Marketing 101: Market Research Areas
My last article was an introduction to market and marketing research; this article will continue on from the previous article and discuss what market research could enable you to find out.
You could conduct market research to:
• Find a gap in the market: Traditionally this was about researching consumers and trying to provide a solution to a problem that wasn’t being met. Today the most successful companies take the risk of inventing products that ‘create’ that gap rather than filling it.
Creativity is risky but if it works for customers, it can change the market immediately like the iPhone changed the mobile market. Before the iPhone consumers weren’t aware that they all strived for a phone they could switch on with one button and customise it however they like.
As imagined, finding a gap in the marketing isn’t very easy for small businesses. It isn’t impossible either! Innocent Smoothie’s start-up budget was £500, they began from a stall at a festival and now they’re multi million pound company and currently 90% of the company is owned by Coca Cola.
• Know which of your ideas will fit in the market: If you already have an idea, you can do research into the different elements of your market to determine how your product or service will be welcomed.
Traditionally this was done by gathering focus groups and printed questionnaires; even though those methods are still effective using social media platforms will be much quicker and less costly to gather the data.
• Find your potential customers: Find your perfect segment of customers that will appreciate your products or services the most. It is very easy to assume that the wrong segment of people will make use of your products therefore researching will give you a better understanding of what those groups of people really think about your products.
If possible, allow customers from different segments to sample your products/services and gather as much feedback as you can. Many PR companies often send samples to popular bloggers who are requested to write reviews on the product – this not only gets the product more exposure, it also works as research.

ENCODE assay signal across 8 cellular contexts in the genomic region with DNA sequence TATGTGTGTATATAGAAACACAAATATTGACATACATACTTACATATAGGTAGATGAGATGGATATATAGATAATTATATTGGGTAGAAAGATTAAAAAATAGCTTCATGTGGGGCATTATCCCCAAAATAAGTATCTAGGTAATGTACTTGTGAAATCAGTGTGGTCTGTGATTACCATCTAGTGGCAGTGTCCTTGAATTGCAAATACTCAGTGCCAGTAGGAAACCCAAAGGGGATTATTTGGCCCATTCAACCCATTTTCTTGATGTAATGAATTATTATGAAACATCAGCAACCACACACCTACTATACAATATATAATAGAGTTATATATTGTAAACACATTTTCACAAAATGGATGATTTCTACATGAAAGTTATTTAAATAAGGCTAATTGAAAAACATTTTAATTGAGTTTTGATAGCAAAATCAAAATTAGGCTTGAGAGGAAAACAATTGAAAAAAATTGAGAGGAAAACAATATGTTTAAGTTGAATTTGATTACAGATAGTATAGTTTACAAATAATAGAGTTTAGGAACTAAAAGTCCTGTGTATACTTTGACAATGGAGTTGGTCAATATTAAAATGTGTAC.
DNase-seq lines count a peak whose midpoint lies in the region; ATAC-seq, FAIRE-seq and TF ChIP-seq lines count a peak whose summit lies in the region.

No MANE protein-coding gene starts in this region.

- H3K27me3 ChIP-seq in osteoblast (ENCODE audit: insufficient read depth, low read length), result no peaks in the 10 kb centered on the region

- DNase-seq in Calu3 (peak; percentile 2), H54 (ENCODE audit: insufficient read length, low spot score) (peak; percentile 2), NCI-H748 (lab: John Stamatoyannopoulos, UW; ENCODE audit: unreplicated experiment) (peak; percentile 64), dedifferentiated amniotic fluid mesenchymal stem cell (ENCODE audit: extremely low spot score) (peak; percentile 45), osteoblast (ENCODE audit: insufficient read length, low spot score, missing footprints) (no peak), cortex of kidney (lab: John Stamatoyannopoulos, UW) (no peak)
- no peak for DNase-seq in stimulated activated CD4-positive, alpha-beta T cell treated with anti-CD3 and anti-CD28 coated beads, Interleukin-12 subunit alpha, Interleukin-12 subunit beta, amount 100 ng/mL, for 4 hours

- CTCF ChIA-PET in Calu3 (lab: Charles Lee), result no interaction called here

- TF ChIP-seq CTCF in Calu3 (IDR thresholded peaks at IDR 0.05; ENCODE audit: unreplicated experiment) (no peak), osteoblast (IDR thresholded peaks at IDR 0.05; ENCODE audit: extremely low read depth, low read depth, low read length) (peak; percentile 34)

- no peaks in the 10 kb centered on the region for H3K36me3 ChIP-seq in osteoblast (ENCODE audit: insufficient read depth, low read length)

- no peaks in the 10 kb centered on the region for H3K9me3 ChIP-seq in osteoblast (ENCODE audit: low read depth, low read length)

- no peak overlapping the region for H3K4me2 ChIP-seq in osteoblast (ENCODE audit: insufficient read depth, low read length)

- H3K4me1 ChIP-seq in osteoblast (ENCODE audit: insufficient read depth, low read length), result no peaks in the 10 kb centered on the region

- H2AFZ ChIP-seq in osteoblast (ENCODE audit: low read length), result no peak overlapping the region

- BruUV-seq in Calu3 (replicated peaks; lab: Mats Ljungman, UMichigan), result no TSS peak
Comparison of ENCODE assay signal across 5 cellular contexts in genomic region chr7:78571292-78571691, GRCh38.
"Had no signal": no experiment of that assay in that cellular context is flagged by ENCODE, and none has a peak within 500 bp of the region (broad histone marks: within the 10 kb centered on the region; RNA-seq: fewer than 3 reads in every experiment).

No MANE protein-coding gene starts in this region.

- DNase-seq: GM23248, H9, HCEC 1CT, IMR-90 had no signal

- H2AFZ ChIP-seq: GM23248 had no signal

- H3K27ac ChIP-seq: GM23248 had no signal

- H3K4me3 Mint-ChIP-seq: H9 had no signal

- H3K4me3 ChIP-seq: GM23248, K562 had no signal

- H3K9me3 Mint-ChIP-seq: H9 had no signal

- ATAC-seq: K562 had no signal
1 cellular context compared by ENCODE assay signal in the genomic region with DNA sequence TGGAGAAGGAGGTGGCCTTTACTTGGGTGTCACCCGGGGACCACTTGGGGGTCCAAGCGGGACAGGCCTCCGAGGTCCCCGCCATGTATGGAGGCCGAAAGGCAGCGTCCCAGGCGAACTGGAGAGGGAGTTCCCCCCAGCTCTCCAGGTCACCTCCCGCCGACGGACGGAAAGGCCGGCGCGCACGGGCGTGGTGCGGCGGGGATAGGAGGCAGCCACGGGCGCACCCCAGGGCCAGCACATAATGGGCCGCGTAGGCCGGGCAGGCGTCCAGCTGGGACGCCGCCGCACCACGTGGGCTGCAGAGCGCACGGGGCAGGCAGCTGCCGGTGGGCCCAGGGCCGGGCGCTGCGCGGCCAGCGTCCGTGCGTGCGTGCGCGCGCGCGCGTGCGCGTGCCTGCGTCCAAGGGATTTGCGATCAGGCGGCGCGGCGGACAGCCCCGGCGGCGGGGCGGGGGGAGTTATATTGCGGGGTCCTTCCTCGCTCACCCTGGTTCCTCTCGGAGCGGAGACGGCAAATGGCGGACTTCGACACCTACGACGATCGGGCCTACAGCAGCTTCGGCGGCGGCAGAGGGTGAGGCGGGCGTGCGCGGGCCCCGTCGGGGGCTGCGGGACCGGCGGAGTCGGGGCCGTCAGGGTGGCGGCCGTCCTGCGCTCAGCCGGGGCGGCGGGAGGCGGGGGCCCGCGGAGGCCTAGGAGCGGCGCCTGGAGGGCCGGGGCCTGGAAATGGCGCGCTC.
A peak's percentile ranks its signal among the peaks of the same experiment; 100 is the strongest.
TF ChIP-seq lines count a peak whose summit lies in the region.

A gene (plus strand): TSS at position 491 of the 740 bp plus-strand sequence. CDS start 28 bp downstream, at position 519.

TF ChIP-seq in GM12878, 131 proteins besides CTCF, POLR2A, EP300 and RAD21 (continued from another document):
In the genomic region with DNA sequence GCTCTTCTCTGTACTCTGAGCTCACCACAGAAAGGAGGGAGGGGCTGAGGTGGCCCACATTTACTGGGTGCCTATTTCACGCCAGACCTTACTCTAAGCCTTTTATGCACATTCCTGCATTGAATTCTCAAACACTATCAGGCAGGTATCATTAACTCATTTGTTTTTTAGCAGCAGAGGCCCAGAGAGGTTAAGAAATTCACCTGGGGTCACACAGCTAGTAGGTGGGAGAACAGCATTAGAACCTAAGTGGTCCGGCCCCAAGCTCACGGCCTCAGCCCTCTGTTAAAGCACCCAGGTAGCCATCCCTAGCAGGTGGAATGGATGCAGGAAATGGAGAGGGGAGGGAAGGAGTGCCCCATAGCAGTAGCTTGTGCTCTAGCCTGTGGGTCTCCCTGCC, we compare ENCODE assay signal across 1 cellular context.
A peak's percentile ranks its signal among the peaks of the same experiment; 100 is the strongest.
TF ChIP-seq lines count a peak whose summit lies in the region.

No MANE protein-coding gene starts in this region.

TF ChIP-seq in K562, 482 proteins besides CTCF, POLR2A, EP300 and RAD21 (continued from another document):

• Gain a better understanding of your current customers: See if you are able to meet their needs adequately and find out if there is more you can do to offer them a better service.
You also need to ensure you are aware of the trends that concern your customers. Social media is a great platform for this type of activity. You can easily engage with your customers and find more about what the recent trends are.
• Seek out opportunities for growth: Can you grow your product/service line? What are the trends in your or other markets? Will you be able to tap into those markets? By actively seeking opportunities for growth you will also ensure that you are staying competitive. Explore what your competitors are doing and ensure you’re not missing out on an opportunity.
• Identify threats: You will be able to identify threats on time to make sure you can take the necessary measures to eliminate them. If you are unaware of the threats in your market, they could ruin your business therefore you should always ensure that adequate research is being done to identify threats.
These points are only an indication of the areas you can conduct research into to give you an overall idea.
Here is the more academic side of research…
There are also two methods you can use to carry out your market research, which method you choose will be dependent on your research objectives and what you hope to find out.
The two types of research methods are:
• Quantitative – gathering statistical data that involves asking people for their opinions in a more structured way. Surveys are the most popular way of gathering the data that is required.
• Qualitative – an understanding of behaviour, motivation, exploring issues etc. Popular qualitative research approaches are: focus groups, ethnography, in-depth interviews, and evaluation.
Depending on the data you require, you may need to combine the two types of research. In depth research often requires the combination of the two. You can choose to carry out the research yourself or outsource it to a specialised research agency.
The information you require is likely to come from two different sources:
• Primary – Data that isn’t already available, either yourself or someone you hire will conduct the research that you need directly from the source.
Traditionally this method was regarded as being very costly, however, with the popularity of social media and the internet companies can access this type of data for much less than before.
• Secondary – Data that is already available out there, less costly which is why many small businesses usually tend to only do secondary research.
This article aimed to give you an idea of the areas market research could help you with. In my next article I will be shortlisting and discussing the most useful marketing models.